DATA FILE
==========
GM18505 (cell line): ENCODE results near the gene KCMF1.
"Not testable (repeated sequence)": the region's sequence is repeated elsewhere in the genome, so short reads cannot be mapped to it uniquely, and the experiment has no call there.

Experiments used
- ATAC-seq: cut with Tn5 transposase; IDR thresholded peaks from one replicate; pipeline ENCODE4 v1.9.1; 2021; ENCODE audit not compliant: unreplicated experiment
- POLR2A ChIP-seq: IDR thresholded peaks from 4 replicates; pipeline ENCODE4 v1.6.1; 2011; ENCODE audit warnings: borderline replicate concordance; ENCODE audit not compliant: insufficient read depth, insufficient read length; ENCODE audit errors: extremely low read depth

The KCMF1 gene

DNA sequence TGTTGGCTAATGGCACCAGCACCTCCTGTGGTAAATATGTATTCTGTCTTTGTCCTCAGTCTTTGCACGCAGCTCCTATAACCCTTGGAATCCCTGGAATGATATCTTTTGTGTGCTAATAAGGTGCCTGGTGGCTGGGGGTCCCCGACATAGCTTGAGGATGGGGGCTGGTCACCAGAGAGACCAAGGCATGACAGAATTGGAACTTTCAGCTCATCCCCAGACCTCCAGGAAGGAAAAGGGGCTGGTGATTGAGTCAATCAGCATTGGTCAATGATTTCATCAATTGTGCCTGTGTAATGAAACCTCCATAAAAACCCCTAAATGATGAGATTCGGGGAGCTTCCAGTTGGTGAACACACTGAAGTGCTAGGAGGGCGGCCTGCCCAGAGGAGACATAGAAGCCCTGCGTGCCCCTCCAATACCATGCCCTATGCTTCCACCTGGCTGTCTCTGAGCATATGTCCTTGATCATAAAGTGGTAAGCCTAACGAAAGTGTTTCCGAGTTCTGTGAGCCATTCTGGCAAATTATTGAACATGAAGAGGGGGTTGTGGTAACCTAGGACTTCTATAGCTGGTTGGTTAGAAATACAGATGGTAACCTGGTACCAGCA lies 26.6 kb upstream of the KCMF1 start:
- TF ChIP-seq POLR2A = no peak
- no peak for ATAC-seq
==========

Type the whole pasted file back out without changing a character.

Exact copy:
GM18505 (cell line): ENCODE results near the gene KCMF1.
"Not testable (repeated sequence)": the region's sequence is repeated elsewhere in the genome, so short reads cannot be mapped to it uniquely, and the experiment has no call there.

Experiments used
- ATAC-seq: cut with Tn5 transposase; IDR thresholded peaks from one replicate; pipeline ENCODE4 v1.9.1; 2021; ENCODE audit not compliant: unreplicated experiment
- POLR2A ChIP-seq: IDR thresholded peaks from 4 replicates; pipeline ENCODE4 v1.6.1; 2011; ENCODE audit warnings: borderline replicate concordance; ENCODE audit not compliant: insufficient read depth, insufficient read length; ENCODE audit errors: extremely low read depth

The KCMF1 gene

DNA sequence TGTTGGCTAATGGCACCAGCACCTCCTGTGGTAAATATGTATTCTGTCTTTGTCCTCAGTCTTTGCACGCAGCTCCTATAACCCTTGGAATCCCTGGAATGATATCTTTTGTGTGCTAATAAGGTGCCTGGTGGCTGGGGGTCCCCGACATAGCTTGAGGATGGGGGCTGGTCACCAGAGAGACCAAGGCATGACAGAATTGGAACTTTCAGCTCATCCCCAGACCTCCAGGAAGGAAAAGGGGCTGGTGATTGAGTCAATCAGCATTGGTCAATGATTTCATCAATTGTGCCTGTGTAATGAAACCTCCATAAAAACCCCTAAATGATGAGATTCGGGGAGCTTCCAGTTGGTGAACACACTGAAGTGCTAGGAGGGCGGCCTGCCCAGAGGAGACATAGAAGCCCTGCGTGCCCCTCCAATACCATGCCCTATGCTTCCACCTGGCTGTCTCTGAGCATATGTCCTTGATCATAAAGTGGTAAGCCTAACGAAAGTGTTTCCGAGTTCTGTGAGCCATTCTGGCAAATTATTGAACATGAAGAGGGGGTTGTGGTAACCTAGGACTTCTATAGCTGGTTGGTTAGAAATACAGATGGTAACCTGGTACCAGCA lies 26.6 kb upstream of the KCMF1 start:
- TF ChIP-seq POLR2A = no peak
- no peak for ATAC-seq